But there was no such order of men upheld in Israel, for any constancy, before Samuel: the want of it is taken notice of in 1 Sam. iii. 1. "And the word of the Lord was precious in those days; there was no open vision." But in Samuel there was begun a succession of prophets, maintained continually from that time, at least with very little interruption, till the spirit of prophecy ceased, about Malachi's time: and therefore Samuel is spoken of in the New Testament as the beginning of this succession of prophets, Acts iii. 24. "And all the prophets from Samuel, and those that follow after, as many as have spoken, have foretold of these days." After Samuel was Nathan, and Gad, Iddo, and Heman, Asaph, and others. And afterwards, in the latter end of Solomon's reign, we read of Ahijah; and in Jeroboam and Rehoboam's time, we read of prophets; and so continually one prophet succeeded another till the captivity. In the writings of those prophets who are inserted in the canon of scripture, we read of prophets as being a constant order of men upheld in the land. And even during the captivity there were prophets still, as Ezekiel and Daniel; and after the captivity, as Zechariah, Haggai, and Malachi.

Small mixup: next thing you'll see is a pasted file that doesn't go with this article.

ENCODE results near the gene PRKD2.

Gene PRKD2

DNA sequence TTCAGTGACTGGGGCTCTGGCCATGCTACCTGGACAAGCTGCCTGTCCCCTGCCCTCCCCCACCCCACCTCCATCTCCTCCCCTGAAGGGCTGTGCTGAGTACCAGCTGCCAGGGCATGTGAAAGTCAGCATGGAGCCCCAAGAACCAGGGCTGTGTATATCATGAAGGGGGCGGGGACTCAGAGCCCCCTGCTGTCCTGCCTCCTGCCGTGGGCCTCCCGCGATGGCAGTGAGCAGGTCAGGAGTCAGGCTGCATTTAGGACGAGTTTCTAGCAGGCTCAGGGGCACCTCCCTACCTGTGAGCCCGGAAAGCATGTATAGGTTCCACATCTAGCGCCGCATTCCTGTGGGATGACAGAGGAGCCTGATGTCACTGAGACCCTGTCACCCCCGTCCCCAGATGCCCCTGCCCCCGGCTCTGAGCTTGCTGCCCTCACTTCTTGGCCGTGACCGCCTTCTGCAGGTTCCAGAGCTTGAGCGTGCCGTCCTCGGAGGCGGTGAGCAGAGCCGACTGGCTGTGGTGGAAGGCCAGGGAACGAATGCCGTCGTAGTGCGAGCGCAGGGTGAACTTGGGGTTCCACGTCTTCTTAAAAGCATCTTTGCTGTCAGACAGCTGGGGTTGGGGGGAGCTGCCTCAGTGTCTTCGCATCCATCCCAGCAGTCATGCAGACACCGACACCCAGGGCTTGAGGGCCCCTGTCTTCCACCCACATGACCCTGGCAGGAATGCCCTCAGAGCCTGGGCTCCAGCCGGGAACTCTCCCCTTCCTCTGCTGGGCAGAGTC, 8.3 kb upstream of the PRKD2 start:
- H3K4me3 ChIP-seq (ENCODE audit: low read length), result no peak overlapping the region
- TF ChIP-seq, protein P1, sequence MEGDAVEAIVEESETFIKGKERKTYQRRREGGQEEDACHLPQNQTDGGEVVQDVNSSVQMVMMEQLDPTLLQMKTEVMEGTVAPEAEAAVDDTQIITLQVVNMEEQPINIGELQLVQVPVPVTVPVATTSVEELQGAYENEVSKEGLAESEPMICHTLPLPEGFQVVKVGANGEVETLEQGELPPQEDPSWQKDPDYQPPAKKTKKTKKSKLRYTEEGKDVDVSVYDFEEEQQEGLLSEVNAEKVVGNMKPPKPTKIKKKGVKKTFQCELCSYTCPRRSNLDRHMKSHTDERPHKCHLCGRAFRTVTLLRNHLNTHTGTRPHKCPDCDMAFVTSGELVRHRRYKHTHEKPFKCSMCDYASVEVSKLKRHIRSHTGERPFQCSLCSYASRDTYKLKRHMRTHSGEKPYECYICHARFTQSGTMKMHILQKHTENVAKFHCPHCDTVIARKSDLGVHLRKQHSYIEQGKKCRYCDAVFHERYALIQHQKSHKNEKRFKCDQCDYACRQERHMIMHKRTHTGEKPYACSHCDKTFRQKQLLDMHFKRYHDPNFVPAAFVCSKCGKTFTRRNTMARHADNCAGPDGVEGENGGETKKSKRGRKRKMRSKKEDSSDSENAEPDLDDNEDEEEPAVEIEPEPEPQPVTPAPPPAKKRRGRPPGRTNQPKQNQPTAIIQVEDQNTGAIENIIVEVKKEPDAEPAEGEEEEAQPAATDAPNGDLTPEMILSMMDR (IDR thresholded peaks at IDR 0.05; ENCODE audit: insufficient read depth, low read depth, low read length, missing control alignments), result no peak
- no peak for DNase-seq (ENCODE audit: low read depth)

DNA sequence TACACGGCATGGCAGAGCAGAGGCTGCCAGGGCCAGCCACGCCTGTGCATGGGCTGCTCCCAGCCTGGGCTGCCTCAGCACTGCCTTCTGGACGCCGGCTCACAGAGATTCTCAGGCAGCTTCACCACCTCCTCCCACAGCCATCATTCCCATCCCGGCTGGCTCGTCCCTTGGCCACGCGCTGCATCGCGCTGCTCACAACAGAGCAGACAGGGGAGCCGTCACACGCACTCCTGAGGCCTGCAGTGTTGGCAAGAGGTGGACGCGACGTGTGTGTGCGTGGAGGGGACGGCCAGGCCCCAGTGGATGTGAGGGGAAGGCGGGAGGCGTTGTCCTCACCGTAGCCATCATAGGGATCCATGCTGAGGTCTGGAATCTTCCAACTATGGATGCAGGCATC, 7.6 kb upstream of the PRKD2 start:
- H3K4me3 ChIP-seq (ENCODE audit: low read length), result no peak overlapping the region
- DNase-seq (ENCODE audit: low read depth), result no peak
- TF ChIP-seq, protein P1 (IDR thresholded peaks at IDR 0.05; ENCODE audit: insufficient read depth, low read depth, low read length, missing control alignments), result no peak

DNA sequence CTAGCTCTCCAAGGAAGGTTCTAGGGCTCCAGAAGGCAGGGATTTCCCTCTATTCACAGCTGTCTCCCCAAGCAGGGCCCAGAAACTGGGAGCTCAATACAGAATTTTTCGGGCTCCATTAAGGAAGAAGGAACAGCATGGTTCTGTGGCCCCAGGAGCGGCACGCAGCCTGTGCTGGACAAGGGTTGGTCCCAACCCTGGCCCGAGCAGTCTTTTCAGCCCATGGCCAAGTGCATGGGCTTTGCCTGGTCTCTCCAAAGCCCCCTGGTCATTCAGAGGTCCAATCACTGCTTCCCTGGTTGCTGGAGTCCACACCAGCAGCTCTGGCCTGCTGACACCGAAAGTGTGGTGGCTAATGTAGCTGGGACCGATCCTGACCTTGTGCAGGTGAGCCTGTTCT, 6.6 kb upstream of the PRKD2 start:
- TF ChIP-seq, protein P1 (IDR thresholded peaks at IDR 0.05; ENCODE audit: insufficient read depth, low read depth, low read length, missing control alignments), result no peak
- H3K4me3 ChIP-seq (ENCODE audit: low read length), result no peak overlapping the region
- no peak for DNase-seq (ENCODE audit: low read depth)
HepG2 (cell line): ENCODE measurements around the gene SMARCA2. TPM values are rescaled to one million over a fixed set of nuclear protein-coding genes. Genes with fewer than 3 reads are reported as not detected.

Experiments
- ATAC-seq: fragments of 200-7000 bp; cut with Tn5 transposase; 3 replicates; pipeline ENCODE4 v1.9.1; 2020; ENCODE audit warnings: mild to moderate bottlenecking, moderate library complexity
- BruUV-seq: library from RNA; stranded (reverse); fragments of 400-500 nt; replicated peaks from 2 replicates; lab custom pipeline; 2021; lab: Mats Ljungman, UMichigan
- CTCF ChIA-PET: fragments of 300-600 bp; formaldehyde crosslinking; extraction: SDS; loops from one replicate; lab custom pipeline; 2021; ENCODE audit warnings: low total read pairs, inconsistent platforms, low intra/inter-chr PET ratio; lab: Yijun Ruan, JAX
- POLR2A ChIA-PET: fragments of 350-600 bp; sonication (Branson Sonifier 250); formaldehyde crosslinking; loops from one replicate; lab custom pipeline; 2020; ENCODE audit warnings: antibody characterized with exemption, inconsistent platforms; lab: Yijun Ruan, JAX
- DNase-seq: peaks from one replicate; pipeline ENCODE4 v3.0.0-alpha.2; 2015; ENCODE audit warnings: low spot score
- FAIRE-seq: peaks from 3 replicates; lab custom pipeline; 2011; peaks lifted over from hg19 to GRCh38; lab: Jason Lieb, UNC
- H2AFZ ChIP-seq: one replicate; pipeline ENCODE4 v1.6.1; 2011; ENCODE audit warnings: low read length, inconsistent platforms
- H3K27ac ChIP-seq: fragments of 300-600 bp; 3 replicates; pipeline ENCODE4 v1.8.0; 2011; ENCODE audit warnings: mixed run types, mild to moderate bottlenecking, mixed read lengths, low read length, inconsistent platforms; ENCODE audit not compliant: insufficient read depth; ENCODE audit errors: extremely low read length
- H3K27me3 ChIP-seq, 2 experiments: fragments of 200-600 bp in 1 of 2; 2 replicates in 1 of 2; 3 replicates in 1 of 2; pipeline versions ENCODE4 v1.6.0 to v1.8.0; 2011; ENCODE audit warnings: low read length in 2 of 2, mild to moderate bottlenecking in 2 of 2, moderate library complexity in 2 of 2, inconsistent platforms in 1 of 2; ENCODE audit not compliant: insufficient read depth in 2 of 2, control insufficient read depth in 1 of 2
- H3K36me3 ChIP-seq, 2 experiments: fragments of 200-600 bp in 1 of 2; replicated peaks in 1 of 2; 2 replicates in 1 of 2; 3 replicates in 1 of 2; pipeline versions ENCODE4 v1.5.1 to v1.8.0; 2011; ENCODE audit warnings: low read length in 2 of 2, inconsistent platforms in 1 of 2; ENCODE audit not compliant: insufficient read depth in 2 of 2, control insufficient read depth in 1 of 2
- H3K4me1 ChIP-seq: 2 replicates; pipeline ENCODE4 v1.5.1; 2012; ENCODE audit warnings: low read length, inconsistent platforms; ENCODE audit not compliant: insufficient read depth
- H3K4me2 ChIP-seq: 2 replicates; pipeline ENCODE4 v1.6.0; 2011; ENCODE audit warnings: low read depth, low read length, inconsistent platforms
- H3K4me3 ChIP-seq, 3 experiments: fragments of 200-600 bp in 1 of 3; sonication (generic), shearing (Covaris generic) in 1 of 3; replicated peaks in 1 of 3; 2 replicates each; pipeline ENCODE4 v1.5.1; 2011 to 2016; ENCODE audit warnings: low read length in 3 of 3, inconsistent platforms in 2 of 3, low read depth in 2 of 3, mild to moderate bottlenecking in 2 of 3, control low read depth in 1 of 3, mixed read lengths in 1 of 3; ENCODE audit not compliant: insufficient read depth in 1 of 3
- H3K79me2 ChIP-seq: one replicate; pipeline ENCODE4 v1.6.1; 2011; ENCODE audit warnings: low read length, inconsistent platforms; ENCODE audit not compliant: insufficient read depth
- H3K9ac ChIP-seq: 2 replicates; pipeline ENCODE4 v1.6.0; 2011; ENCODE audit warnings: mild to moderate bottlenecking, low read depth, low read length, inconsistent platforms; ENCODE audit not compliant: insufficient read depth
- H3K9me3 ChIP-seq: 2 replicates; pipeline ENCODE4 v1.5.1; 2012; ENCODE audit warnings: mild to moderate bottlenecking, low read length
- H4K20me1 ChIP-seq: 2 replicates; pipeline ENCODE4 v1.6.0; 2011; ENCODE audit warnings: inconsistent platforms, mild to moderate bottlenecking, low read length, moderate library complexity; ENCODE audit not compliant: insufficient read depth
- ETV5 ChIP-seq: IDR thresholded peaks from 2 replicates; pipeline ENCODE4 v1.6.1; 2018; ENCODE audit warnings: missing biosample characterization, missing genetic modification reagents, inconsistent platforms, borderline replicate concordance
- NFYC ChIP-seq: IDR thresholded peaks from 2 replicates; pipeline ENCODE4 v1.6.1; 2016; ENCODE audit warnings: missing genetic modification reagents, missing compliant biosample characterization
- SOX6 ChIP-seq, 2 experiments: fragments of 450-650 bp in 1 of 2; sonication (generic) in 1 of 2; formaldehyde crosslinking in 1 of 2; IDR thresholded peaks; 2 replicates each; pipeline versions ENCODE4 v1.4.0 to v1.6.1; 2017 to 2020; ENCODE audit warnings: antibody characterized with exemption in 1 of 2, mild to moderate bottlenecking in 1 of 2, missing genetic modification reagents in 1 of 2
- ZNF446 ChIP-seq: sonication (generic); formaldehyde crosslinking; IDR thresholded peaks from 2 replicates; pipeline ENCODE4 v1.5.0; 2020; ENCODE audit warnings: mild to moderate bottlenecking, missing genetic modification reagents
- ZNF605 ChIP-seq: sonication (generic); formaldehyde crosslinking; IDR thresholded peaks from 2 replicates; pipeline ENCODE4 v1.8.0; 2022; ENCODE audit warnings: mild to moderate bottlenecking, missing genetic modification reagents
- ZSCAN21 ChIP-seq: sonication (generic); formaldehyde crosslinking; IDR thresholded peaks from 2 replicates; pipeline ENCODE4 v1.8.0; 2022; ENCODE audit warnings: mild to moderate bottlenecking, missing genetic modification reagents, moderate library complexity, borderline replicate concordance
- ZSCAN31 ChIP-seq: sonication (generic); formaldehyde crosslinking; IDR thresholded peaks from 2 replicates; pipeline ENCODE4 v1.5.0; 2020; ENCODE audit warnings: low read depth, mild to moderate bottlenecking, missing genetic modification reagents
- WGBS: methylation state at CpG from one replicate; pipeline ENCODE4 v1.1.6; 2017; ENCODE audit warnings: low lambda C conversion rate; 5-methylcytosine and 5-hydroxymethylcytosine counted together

And because God intended a constant succession of prophets from Samuel's time, therefore in his time was begun a school of the prophets; that is, a school of young men, trained up under some great prophet, who was their master and teacher in the study of divine things, and the practice of holiness, to fit them for this office as God should call them to it. Those young men were called the sons of the prophets; and oftentimes they are termed prophets. These at first were under the tuition of Samuel. Thus we read of Samuel's being appointed over them, 1 Sam. xix. 20. "And when they saw the company of the prophets prophesying, and Samuel standing as appointed over them." The company of prophets of whom we read, 1 Sam. x. 5. were the same. Afterwards we read of their being under Elijah. Elisha was one of these sons; but he desired to have a double portion of his spirit, as his successor, as the eldest son was wont to have a double portion of the estate of his father: and therefore the sons of the prophets, when they perceived that the spirit of Elijah rested on Elisha, submitted themselves to him, and owned him for their master, as they had done Elijah before him, 2 Kings ii. 15. “And when the sons of the prophets which were to view at Jericho, saw him, they said, The spirit of Elijah doth rest on Elisha. And they bowed themselves to the ground before him." Elisha being their master or teacher, he had the care of them; as you may see, 2 Kings iv. 38. "And Elisha came again into Gilgal, and there was a dearth in the land, and the sons of the prophets were sitting before him; and he said unto his servant, Set on the great pot, and seethe pottage for the sons of the prophets." In Elijah's and Elisha's time, there were several places where there resided companies of these sons of the prophets; as at Bethel, at Jericho, and at Gilgal, unless that at Gilgal and Jericho were the same: and possibly that which is called the college, where the prophetess Huldah resided, was another at Jerusalem; see 2 Kings xxii. 14. It is there said of Huldah the prophetess, that she dwelt in Jerusalem, in the college. They had houses built, where they used to dwell together; and therefore those at Jericho being multiplied, and finding their houses too little for them, desired leave of their master and teacher Elisha, that they might go and hew timber to build a bigger; as you may see, 2 Kings vi. 1, 2. At some times there were numbers of these sons of the prophets in Israel; for when Jezebel cut off the prophets of the Lord, it is said, that Obadiah took an hundred of them, and hid them by fifty in a cave, 1 Kings xviii. 4.